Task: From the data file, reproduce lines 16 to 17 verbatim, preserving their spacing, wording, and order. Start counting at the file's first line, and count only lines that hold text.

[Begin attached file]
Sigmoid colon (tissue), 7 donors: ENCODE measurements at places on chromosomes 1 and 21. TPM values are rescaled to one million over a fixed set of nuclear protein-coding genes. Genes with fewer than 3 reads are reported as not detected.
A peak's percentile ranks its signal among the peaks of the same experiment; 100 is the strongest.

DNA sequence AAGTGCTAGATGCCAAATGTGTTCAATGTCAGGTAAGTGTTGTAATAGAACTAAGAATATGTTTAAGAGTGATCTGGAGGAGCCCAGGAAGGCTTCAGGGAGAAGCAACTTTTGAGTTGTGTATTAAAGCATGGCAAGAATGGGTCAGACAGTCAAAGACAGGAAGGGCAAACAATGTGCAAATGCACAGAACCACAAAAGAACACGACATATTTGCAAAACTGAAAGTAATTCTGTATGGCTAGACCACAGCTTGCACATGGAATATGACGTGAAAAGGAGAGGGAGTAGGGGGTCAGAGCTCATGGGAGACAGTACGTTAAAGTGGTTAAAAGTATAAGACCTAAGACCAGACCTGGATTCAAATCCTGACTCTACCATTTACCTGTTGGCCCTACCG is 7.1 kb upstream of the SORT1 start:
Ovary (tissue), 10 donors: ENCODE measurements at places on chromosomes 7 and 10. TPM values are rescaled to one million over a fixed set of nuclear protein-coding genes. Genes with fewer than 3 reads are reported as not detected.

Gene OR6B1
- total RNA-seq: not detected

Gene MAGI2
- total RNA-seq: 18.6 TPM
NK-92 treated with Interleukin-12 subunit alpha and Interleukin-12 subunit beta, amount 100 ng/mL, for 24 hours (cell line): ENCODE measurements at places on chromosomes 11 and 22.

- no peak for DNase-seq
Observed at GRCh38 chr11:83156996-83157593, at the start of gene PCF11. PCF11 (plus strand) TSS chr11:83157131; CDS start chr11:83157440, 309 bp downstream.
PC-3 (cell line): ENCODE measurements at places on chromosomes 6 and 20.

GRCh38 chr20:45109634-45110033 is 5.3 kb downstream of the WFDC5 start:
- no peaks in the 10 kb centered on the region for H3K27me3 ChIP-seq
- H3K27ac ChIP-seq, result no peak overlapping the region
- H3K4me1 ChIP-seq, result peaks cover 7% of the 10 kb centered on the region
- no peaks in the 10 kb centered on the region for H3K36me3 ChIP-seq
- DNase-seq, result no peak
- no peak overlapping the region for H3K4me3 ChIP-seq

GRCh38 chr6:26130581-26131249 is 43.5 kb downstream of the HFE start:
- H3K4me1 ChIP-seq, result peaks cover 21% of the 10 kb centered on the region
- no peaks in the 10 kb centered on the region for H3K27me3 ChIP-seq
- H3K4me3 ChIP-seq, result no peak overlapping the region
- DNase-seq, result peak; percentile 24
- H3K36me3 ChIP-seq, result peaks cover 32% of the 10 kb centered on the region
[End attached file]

- H3K4me1 ChIP-seq, result peaks cover 7% of the 10 kb centered on the region
- no peaks in the 10 kb centered on the region for H3K36me3 ChIP-seq